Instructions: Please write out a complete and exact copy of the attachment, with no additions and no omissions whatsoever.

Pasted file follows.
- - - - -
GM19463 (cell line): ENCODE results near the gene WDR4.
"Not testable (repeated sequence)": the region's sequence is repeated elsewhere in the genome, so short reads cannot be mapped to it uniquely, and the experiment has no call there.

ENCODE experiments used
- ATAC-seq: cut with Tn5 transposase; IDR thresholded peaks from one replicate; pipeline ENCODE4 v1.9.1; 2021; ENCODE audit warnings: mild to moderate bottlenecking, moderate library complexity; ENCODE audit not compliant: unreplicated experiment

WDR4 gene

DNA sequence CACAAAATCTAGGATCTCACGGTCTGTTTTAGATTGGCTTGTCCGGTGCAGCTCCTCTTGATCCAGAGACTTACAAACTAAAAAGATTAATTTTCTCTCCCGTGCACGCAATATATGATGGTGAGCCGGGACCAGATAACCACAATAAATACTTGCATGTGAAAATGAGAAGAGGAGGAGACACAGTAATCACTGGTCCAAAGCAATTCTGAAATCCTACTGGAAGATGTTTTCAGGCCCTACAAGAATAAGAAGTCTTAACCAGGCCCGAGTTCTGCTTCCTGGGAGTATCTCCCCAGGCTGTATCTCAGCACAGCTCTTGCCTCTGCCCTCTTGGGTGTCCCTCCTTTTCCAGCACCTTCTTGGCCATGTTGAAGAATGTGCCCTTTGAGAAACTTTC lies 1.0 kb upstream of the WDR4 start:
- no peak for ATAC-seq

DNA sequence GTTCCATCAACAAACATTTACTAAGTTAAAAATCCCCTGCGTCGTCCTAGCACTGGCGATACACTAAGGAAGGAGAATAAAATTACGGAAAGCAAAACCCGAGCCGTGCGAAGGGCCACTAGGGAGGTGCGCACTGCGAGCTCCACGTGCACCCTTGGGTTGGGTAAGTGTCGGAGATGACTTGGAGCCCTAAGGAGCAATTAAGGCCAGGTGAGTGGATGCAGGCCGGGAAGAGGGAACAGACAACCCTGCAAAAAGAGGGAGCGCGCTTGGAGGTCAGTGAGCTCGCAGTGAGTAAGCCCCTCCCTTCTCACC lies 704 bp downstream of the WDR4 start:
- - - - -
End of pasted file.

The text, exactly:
GM19463 (cell line): ENCODE results near the gene WDR4.
"Not testable (repeated sequence)": the region's sequence is repeated elsewhere in the genome, so short reads cannot be mapped to it uniquely, and the experiment has no call there.

ENCODE experiments used
- ATAC-seq: cut with Tn5 transposase; IDR thresholded peaks from one replicate; pipeline ENCODE4 v1.9.1; 2021; ENCODE audit warnings: mild to moderate bottlenecking, moderate library complexity; ENCODE audit not compliant: unreplicated experiment

WDR4 gene

DNA sequence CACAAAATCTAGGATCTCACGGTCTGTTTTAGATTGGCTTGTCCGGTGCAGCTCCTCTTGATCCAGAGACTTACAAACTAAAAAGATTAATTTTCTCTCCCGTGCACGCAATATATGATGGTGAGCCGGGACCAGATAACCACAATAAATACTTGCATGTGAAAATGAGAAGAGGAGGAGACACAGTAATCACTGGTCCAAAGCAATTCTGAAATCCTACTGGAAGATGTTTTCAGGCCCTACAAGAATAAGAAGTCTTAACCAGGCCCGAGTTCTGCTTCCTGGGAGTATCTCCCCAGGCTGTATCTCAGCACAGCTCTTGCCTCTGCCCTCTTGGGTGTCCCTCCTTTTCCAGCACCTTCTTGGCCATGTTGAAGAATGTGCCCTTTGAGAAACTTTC lies 1.0 kb upstream of the WDR4 start:
- no peak for ATAC-seq

DNA sequence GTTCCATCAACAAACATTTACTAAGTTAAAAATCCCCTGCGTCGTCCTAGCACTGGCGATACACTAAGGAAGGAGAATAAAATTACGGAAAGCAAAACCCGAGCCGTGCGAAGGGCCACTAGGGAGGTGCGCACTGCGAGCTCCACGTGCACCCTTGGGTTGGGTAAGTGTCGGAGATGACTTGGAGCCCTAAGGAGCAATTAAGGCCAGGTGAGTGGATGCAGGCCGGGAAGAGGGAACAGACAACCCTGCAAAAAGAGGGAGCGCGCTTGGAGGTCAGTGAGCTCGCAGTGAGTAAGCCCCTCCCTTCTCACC lies 704 bp downstream of the WDR4 start: